Chinese residents preparing for the Mid-Autumn Festival had another reason to celebrate Wednesday, thanks to the Amsterdam Police Department.
Investigators probing last week’s string of burglaries got a tip from a witness who recognized a large golden Buddha statue, Detective Owen Fuhs said.
“The statue broke it,” Fuhs said of the investigation that yielded two arrests and identified a third suspect who still was being sought Wednesday.
Fuhs said six buildings were broken into last week during a string of heists believed to have been carried out over a period of several days. The bulk of the loot consisted of copper piping, which can be sold by the pound as scrap.
Also stolen were several statues placed on the altar of the former St. Casimir’s Church, which is being transformed into the Five Buddha Temple by members of the World Peace and Health Organization, a Chinese Buddhist group that purchased the church.
Police recovered the large, golden Buddha statue — considered priceless by the group — and are holding it at their headquarters while the investigation continues.
David Rodriguez, 27, of Leffert Street, and Hector M. Martinez, 24, of Vrooman Avenue, both in Amsterdam, were charged with fourth-degree criminal possession of stolen property.
Another man, Harry Delvalle, 29, is believed to have fled to the Rochester area and police there are looking for him, Fuhs said. Delvalle is a Hispanic male about 6-feet 3-inches tall and weighing 160 pounds, police said.
Fuhs said it’s not clear yet how many statues will be recovered — but he said police found pieces of the others, which led them to believe some may have been smashed up to yield brass or other valuable metals.
Copper is netting scrappers about $2.55 per pound, making it a lucrative prize for those willing to risk arrest.
Fuhs said it’s tough for scrap dealers to differentiate between stolen copper piping and pipes legitimately gutted from a house being demolished.
Fuhs said for police, the fact that a house of worship was one of the targets added some motivation to the investigation. “A burglary is a burglary, but there are some things in our society we all think are sacred. Nobody likes people messing with somebody else’s churches,” he said.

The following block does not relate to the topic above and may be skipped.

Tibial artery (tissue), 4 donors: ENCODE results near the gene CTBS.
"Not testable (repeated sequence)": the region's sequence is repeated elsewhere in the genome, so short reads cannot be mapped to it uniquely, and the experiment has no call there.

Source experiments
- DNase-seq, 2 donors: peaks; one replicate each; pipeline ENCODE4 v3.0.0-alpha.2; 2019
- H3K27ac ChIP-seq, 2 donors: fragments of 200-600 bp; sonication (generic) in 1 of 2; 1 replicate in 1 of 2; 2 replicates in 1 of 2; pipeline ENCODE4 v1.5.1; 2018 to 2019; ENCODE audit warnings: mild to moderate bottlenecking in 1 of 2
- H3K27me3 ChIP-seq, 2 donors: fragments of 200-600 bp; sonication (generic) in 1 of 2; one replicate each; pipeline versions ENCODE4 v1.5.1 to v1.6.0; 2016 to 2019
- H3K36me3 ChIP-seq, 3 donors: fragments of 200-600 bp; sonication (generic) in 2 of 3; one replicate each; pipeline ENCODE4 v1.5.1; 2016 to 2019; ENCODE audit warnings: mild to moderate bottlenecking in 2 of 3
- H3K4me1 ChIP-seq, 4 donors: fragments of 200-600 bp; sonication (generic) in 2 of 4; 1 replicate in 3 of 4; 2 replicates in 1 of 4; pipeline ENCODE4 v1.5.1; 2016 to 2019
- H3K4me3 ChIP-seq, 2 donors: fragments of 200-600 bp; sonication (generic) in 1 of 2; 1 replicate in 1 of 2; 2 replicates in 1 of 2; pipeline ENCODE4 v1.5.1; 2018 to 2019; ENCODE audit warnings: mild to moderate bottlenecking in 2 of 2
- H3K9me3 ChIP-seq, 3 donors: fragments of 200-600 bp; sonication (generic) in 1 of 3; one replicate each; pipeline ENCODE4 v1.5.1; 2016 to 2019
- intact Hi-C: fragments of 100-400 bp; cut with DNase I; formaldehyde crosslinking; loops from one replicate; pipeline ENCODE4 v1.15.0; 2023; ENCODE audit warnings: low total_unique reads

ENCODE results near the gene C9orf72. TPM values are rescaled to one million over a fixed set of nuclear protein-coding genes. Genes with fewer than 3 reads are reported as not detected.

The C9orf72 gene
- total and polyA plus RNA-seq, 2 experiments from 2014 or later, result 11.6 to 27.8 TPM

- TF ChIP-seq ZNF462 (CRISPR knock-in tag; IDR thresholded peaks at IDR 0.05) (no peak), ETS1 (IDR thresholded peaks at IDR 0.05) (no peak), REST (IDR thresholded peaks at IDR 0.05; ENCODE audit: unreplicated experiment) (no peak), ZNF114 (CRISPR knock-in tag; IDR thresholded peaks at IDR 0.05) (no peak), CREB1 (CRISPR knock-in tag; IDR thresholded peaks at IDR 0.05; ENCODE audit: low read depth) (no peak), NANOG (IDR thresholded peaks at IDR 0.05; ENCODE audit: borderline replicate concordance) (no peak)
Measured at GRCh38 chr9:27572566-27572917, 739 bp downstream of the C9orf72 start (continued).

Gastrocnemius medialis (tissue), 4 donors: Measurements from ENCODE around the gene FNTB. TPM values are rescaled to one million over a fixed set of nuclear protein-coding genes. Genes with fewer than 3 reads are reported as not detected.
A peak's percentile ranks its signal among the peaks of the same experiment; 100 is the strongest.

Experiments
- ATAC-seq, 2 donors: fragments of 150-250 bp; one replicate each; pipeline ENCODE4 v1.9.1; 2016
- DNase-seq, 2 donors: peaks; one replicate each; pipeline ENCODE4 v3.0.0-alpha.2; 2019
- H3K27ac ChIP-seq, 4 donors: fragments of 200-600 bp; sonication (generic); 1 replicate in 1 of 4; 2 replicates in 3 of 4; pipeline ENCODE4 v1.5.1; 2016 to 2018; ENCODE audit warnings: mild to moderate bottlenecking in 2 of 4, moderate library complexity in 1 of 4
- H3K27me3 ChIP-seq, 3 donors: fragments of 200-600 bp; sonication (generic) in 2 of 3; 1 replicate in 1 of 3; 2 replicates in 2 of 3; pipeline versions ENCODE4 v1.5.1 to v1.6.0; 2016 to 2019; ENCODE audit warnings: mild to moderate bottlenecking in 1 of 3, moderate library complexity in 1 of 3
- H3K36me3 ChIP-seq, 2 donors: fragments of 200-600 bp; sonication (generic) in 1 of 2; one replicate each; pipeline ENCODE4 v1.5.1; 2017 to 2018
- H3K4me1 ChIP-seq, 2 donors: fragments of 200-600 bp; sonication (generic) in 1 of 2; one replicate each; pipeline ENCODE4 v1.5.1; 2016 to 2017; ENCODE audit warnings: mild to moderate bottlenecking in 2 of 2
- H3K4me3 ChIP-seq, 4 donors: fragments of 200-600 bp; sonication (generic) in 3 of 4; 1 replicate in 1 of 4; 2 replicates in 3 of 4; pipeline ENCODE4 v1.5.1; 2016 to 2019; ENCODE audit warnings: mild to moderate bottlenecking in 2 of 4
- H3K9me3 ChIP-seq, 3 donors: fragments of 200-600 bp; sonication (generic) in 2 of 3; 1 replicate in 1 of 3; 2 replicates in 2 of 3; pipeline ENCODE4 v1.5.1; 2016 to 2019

TIME FOR CELEBRATION
Members of the World Peace and Health Organization went to the police station Tuesday night to identify the recovered statue, which accompanied some of the group’s members on their trip from Hong Kong four years ago.
Group spokeswoman Jennie Wong said it’s unclear how old the statue is, but it was brought to Hong Kong from Thailand. She said the statue’s disappearance, and its damaged condition, will push a public opening for the Five Buddha Temple further into the future.
The statue is “hurt in face and hands, just like we human beings get hurt,” Wong said. The Buddhists intend to get it fixed before placing it back on the altar.
She said the Buddhist monks and adherents of Buddhist Master Zi Guang Shang Shi do not and cannot bear any bad will toward the thieves who entered the temple.
“We have to remember not to do bad things and only do good things. For the bad people, they get punished, they get imprisonment because of their own bad karma,” she said.
Wong said she and her friends and their family members who traveled to Amsterdam this week were planning to commemorate the Mid-Autumn Festival, observed annually in Asian countries and areas of the Unites States with large Asian populations.
She said the statue’s recovery will add to the celebration.
“We will be very happy. We will pray together that the statues will be back very soon,” Wong said.
Similar to harvest festivals, the event takes place when the moon is at its fullest and dates back thousands of years, Wong said. She said the celebration would include singing and dancing and making wishes for loved ones under the light of the full moon.
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Categories: Schenectady County